Tara Granger, 36, has worked as a nurse for two decades in Suffolk County, NY, and she and her two children have been vaccinated every year.
“Drugs are my life,” she says. “It’s what I learned in school.”
But she’s been questioning the promised upcoming vaccine for COVID-19, in large part because of what she’s witnessed firsthand about the financial incentives for vaccines.
“It scares me that I got so many free lunches and free dinners because I pushed the flu vaccine,” Granger says. “What am I going to get when I push a COVID vaccine?”
Granger got sick from the coronavirus earlier this summer and said she did “the opposite of what people said to do. I took my supplements and vitamins, and didn’t go to the hospital to be put on a ventilator and die. I was smart enough to say, ‘My immune system can fight this, I just have to find the right way to do it.’ ”
Her job will require her to recommend the COVID vaccine when it’s available, but Granger said she won’t personally be getting it.
“The vaccine isn’t something we need, even if it is safe,” she says. “People want an easy solution and they think this is it. But it isn’t.”
She’s not the only one with misgivings. A Pew Research poll from late September showed that about half of US adults (51 percent) wouldn’t get a COVID-19 vaccine if it was available today — a big drop from the 72 percent who said they’d get one back in May.
Complicating things even more: This past week, two major drug manufacturers halted their vaccine trials because of safety concerns.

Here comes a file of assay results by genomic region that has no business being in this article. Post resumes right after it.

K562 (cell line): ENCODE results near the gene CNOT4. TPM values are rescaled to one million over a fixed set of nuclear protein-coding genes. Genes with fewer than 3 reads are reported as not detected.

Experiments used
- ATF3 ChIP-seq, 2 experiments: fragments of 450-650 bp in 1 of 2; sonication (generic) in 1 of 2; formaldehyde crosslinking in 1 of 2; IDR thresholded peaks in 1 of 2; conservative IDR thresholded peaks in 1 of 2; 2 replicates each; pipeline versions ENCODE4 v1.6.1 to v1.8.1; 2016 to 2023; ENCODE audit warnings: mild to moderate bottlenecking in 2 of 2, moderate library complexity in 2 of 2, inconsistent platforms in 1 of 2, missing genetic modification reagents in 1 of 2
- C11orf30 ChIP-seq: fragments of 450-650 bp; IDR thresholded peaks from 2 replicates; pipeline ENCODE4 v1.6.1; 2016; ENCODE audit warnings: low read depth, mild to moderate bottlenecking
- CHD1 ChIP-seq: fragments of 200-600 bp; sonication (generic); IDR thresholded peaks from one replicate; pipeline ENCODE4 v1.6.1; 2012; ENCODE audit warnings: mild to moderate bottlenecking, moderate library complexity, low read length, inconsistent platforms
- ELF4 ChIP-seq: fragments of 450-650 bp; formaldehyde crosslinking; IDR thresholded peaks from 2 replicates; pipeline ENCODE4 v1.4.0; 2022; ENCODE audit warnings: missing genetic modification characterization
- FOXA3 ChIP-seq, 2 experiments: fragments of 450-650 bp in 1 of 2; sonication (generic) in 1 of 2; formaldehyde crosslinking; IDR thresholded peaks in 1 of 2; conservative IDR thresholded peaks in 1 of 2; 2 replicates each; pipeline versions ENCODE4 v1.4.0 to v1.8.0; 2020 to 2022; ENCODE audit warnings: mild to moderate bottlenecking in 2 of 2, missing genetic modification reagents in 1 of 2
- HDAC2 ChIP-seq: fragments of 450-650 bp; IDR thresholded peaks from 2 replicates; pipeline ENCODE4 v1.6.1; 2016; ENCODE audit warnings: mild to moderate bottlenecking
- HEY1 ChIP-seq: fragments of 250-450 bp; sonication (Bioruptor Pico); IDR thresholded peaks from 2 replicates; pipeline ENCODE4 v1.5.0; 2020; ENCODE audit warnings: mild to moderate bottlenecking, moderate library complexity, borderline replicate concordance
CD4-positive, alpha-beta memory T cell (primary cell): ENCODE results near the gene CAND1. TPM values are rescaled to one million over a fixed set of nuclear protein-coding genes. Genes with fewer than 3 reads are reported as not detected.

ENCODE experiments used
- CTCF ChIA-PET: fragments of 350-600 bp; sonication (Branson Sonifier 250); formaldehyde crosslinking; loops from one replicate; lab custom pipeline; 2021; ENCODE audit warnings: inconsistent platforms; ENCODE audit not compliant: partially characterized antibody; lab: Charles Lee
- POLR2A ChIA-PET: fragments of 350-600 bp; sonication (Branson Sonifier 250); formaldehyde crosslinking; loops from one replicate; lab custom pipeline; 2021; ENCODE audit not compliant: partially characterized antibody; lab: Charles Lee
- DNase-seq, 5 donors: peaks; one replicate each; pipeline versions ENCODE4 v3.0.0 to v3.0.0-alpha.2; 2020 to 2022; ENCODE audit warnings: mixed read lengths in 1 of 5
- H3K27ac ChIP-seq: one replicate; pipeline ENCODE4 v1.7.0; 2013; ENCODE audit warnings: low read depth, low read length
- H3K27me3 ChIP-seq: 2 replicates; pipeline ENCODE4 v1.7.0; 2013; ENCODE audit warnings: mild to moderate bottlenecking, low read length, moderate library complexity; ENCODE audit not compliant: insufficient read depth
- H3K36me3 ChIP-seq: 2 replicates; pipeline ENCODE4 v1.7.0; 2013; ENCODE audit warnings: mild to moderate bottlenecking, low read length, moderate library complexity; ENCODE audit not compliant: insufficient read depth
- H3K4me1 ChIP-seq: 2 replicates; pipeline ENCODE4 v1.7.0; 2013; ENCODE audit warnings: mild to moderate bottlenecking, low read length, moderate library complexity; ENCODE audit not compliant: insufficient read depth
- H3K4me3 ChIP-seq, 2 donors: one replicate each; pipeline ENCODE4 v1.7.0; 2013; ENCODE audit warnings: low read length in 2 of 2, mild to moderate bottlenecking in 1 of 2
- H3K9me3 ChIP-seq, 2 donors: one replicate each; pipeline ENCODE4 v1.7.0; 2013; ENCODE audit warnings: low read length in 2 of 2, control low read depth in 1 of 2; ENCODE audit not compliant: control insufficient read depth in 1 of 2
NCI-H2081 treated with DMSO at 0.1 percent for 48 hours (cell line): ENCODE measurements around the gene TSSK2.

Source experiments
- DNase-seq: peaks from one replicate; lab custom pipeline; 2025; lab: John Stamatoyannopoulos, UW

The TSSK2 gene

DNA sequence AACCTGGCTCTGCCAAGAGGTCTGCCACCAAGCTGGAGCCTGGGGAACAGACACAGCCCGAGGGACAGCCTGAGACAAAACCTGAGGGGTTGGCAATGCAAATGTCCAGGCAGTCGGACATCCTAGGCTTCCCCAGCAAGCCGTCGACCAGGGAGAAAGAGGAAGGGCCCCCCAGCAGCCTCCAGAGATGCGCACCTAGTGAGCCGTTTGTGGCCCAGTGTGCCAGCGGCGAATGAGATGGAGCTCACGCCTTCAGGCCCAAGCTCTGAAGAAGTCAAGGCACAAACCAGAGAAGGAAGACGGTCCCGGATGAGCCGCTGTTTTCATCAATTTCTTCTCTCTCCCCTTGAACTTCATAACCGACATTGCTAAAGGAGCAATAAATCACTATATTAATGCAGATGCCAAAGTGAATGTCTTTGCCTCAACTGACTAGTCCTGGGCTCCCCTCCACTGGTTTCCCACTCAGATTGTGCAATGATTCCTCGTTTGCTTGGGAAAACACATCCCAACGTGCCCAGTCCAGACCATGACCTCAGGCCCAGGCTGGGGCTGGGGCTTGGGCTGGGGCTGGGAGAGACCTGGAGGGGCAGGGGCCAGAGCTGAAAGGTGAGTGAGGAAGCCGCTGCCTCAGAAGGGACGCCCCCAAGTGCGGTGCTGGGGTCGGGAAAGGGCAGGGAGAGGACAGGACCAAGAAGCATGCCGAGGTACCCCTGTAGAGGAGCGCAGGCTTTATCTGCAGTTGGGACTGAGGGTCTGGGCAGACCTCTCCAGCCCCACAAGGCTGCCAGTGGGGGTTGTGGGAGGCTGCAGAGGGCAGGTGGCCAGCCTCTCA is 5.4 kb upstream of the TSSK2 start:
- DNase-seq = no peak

It’s made matters all the more confusing for Rob Holmes, 50, of Marina del Rey, Calif., who said he gets an annual flu shot despite his wife’s reluctance. “I’m starting to think I’m the crazy one,” he tells The Post.
For the first time, he hasn’t gotten a flu shot, and he said he’s “still on the fence” about whether he’ll get a COVID vaccine when it becomes available.
Claudia Torres, a 28-year-old stay-at-home mom and blogger from Miami, feels the same. She said all of her kids are up-to-date on recommended vaccines. “I’m not an anti-vaxxer or think COVID-19 is a hoax,” she says. “But I just don’t want the COVID-19 vaccine.”
Even the rich and powerful are expressing doubt. Elon Musk said in a podcast interview in late September that he won’t be getting a vaccine because he’s “not at risk for COVID, nor are my kids.”
The anti-vax movement is nothing new — in 2019, the World Health Organization listed “vaccine hesitancy” as one of the top-ten threats to global health — but the growing distrust of a vaccine that, at this point, is only hypothetical is a rare cultural phenomenon.
Scott Ratzan, a physician and medical misinformation expert at the City University of New York and Columbia University, says anti-COVID vaccine sentiment is the result of “a massive assault on trust in government, in science and in public-health authorities.”
The misinformation has mostly been spread online, thanks to social media and the controversial documentary “Plandemic,” in which discredited virologist Judy Mikovits claims a hypothetical COVID vaccine would “kill millions.”
“Throw in QAnon and people’s increasing impatience with the effect of the disease on their lives and livelihoods, and you have fertile ground to sow anti-science propaganda,” says Ratzan. “It’s been like manna from heaven for hardcore anti-vaxxers.”
The usual anti-vax tropes — religious objections, concerns that vaccines cause autism — aren’t behind most COVID-19 vaccine concerns. According to an August survey from STAT and the Harris Poll, 78 percent of Americans are worried that a COVID-19 vaccine is being influenced more by politics than science.
It’s a largely bipartisan opinion: 72 percent of Republicans and 82 percent of Democrats don’t trust a vaccine pushed by politicians, regardless of their party affiliation.